New research suggests that the lung microbiome plays a significant role in asthma severity and response to treatment.
Asthma is a chronic disease in which lung airways become swollen and narrow, making it difficult for air to move in and out of lungs. Because people with asthma have inflamed airways, they experience a range of symptoms, including shortness of breath, coughing, wheezing and chest tightness.
In a group of clinically similar patients with asthma, researchers identified two asthma phenotypes by assessing the microbiome and airway inflammation. The patients were ages 18 to 30 with mild or moderate atopic asthma.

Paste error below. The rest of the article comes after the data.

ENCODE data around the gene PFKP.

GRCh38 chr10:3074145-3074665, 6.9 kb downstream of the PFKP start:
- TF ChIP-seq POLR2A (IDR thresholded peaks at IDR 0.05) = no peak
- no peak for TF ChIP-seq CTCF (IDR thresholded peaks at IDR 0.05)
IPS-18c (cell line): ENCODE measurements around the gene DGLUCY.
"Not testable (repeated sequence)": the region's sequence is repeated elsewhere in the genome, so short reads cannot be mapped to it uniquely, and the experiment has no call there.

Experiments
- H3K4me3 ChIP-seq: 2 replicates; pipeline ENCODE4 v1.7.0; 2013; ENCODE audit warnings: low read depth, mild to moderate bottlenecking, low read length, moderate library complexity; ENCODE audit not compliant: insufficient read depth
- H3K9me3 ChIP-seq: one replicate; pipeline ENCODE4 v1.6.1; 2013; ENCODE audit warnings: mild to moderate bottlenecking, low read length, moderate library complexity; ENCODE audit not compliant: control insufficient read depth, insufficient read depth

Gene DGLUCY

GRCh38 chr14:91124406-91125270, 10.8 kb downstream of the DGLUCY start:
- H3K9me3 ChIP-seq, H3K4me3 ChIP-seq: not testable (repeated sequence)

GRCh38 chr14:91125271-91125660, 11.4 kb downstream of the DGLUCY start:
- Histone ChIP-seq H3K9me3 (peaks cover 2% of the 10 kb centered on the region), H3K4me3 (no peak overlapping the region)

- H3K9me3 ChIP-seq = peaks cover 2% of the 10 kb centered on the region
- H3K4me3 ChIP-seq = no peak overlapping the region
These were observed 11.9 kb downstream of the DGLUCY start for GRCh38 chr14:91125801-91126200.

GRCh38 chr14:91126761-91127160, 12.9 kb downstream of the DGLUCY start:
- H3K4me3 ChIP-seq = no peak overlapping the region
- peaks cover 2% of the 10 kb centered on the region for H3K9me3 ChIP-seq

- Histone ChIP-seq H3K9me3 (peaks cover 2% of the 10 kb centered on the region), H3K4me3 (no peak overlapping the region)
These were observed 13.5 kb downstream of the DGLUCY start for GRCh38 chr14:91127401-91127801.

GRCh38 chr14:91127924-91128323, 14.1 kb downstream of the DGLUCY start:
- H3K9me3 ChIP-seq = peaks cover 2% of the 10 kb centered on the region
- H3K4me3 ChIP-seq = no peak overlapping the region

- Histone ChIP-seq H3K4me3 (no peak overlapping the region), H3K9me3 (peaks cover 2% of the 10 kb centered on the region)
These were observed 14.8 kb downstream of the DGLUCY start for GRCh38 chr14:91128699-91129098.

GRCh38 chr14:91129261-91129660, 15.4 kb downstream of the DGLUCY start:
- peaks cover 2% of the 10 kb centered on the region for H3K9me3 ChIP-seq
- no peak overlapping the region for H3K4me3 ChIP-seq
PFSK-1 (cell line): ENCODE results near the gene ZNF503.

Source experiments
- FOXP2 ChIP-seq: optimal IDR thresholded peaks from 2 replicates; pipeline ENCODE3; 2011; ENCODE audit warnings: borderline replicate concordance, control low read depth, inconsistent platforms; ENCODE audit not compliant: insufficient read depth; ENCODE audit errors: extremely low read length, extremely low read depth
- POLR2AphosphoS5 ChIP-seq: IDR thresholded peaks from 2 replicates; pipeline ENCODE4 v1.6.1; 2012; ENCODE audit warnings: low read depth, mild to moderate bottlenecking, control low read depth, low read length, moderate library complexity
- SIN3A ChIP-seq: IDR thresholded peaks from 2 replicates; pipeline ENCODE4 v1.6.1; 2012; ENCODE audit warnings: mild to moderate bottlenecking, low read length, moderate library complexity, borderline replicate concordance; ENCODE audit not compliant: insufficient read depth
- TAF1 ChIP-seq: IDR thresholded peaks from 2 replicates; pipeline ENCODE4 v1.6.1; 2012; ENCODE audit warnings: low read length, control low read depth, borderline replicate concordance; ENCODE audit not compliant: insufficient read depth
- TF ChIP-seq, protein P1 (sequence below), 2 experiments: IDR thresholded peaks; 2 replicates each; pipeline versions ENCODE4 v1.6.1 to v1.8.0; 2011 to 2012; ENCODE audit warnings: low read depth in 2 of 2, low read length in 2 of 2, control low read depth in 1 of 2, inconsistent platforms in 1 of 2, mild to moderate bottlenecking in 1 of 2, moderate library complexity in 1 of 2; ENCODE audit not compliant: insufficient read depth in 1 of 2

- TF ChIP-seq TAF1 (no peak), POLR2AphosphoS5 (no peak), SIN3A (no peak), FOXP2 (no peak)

“This tells us the microbiome has relevance beyond the gut, and that it is a potential biomarker for asthma,” said Dr David Perkins, professor of medicine and surgery at UIC, who jointly operates the lab with Finn.